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American Restoration: How faith, family, and personal sacrifice can heal our nation

american restoration

“A new national counterculture.” That’s what Tim Goeglein and Craig Osten call for in their new and bracing book, American Restoration: How Faith, Family, and Personal Sacrifice Can Heal Our Nation.

They are right. Christianity is, by definition, always countercultural. But in this needed and gracefully written book, Goeglein and Osten are calling for the renewal of our culture itself, for a sweeping change in the unspoken assumptions about good and evil, family and the arts, and all the other facets of morality and social life. As opposed to Rod Dreher’s Benedict Option, the authors argue that “this is not a time for good people of faith to withdraw completely from society.”

To this end, they call for “various specific acts of renewal that all of us can participate in to make this national restoration possible” through acting as Edmund Burke’s “little platoons” who implement practical solutions to national problems.

The book is divided into 15 chapters, each of which begins with the word “restoring:” restoring America’s founding principles, religious liberty, a culture of life, and so forth. Goeglein and Osten pinpoint many of the things composing the foundation of American public and private life and whose steady erosion has led to what the late Democratic Senator Daniel Patrick Moynihan termed the “dumbing-down of deviancy.” Put another way, the gradual acceptance of casual immorality, the debasement of human dignity, statism as an alternative to Judeo-Christian faith, and broad incivility in the media, politics, the arts, and social relations.

A highlight of the book is its chapter on virtue. Its discussion is informed by a clear and compelling presentation of the classical virtues and their confluence with the Judeo-Christian “view of holiness and the human person.”

This is key. As the Founders argued extensively (something else the authors note), unless we wisely govern ourselves, our inner lives and our external behaviors, we will be unable to sustain political self-government corporately. While only Christ can empower fundamental personal transformation, the conformity of one’s mind and conduct to the essentials of honor and dignity are required in any society that hopes to long endure with any semblance of liberty and justice for all.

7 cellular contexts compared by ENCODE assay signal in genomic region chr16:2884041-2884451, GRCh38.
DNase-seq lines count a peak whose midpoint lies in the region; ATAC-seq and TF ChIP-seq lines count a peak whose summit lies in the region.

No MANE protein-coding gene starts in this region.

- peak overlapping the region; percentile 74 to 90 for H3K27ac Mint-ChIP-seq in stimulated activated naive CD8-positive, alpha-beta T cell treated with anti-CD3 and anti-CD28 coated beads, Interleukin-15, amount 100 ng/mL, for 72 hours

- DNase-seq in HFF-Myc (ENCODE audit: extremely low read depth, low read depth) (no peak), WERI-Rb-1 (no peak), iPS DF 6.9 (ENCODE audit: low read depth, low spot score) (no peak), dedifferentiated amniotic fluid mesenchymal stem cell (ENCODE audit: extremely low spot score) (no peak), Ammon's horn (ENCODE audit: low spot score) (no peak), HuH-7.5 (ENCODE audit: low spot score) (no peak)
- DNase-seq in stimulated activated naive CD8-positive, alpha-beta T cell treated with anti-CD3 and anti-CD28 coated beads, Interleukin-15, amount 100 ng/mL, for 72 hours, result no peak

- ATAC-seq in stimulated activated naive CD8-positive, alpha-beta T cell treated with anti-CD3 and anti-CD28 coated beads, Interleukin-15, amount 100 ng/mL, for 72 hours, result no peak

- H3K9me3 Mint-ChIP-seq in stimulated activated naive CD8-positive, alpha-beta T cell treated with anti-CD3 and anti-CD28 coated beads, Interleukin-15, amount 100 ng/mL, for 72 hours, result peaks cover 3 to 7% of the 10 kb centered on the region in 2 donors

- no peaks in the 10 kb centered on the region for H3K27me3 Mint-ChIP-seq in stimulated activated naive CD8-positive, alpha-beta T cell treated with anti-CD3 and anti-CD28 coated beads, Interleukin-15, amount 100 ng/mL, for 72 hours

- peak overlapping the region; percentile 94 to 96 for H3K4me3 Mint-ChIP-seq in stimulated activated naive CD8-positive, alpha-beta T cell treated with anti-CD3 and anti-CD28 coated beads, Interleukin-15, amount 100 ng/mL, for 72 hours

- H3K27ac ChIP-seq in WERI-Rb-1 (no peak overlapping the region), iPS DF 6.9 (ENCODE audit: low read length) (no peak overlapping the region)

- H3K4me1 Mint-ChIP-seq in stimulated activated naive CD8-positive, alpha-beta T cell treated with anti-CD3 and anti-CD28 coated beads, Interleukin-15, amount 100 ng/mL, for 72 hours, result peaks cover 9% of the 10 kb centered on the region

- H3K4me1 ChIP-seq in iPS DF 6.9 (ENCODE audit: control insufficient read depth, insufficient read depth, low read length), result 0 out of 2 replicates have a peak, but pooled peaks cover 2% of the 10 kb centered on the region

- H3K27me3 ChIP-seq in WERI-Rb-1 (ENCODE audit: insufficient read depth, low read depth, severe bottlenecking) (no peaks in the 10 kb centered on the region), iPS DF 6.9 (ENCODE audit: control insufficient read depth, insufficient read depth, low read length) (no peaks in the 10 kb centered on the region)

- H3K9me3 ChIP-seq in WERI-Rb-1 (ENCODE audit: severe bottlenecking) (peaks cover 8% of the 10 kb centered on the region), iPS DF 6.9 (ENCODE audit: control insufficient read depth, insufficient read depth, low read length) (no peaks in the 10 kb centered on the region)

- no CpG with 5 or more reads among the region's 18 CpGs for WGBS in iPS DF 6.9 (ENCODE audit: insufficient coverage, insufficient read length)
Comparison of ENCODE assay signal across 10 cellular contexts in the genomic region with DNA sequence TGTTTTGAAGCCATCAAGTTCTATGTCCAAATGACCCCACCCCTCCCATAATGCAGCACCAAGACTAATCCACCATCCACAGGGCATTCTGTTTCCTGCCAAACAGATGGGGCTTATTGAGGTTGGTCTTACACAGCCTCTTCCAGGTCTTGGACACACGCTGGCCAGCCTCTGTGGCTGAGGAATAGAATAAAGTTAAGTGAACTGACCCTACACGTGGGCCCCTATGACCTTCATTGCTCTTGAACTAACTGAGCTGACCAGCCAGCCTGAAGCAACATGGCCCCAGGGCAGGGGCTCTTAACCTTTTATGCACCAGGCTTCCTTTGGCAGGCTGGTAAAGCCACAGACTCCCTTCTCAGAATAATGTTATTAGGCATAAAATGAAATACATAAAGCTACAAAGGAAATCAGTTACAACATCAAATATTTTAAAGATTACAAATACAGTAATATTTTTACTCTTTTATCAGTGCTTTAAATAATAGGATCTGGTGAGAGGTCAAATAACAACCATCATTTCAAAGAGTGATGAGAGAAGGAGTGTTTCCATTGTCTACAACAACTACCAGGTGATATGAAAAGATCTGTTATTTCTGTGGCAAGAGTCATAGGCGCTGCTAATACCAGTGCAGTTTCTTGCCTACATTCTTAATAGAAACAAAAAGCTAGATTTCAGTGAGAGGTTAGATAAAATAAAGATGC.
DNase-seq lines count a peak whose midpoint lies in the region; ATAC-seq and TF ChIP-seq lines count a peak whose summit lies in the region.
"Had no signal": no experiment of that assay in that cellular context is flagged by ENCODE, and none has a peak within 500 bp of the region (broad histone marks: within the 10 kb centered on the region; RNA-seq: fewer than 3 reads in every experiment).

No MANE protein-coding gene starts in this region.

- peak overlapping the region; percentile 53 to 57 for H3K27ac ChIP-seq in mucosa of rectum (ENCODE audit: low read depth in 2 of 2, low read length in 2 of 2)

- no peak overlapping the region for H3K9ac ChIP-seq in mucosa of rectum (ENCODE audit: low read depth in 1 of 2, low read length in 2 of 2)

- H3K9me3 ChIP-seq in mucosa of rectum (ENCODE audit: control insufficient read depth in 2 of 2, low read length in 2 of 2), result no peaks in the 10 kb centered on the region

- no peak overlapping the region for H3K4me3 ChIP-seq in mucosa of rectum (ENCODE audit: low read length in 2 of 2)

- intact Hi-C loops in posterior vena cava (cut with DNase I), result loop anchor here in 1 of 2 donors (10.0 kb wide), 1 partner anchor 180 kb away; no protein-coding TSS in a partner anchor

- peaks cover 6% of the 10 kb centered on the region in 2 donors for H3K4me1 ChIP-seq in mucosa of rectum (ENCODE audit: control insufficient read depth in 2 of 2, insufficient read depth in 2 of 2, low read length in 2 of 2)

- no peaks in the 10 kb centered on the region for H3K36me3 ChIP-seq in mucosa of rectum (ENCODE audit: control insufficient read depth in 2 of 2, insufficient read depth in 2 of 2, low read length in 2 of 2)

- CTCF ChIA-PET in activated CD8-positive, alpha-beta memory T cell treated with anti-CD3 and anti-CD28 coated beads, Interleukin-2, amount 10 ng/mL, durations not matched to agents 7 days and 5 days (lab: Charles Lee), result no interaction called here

Goeglein and Osten make clear that such virtue is crafted best in the family and the family’s church. In this, their argument is not unique. It is just imperative and, therefore, bears the fine exposition the authors give it.

Appealingly, the book includes a chapter on “restoring the concept of the gentleman.” This is a welcome contribution, in that the very concept of gender is being relentlessly challenged by popular culture and the condescending elites in the academy. Goeglein and Osten encourage Christians to behave with courtesy and kindness to women not because the latter are too delicate to face life on their own but because their very femininity warrants respect and consideration.

Having worked closely with Tim Goeglein in the office of then-Senator Dan Coats for more than three years in the early 1990s and been good friends over the ensuing two decades, I can speak to Tim’s respect for women, his general courtesy and unselfconscious good manners. I recall when he escorted an elderly former teacher around the Capitol, honoring her with genuine warmth and appreciation. After she and I met and chatted for a few moments, she smiled at me and said, “Tim is quite a guy.” These many years later, I still agree.

Goeglein and Osten demonstrate a good bit of careful thinking and intellectual digging. They employ classical texts, political philosophers, contemporary newspapers, and more. They also include stories of people who have lived-out the principles they articulate, which lend both weight to the authors’ arguments and show that these same principles can be experienced in practice.

The book only tangentially addresses the potent issues of race or technology, whose omission is disappointing. It can be hoped that in future editions, the authors will address these themes with the same care as they have so many others.

Goeglein and Osten conclude, “Christ’s kingdom is not of this world, but we are also called to be salt and light to the world and to go into it to proclaim the Gospel. We must continue to engage with the world while not being conformed to it.” Thinking Christians should agree.

This wise, winsome, and thorough work should be read by everyone concerned with rebuilding an America in which all people, Christian and non-, can live and thrive. Goeglein and Osten share both a great burden and a great vision. Followers of Jesus would do well to consider both.

Before coming to Regent University as a Senior Lecturer, Schwarzwalder was senior vice-president of the Family Research Council for more than seven years, and previously served as chief of staff to two Members of Congress. He was also a communications and media aide to a U.S. senator and senior speechwriter for the Hon. Tommy Thompson, secretary of the U.S. Department of Health and Human Services. For several years, he was director of Communications at the National Association of Manufacturers. While on Capitol Hill, Schwarzwalder served on the staffs of members of both Senate and House Armed Services Committees and the Senate Committee with oversight of federal healthcare policy. Currently completing his PhD in history (University of Aberdeen), he teaches courses dealing with the intersection of Christian faith, culture, and worldview.

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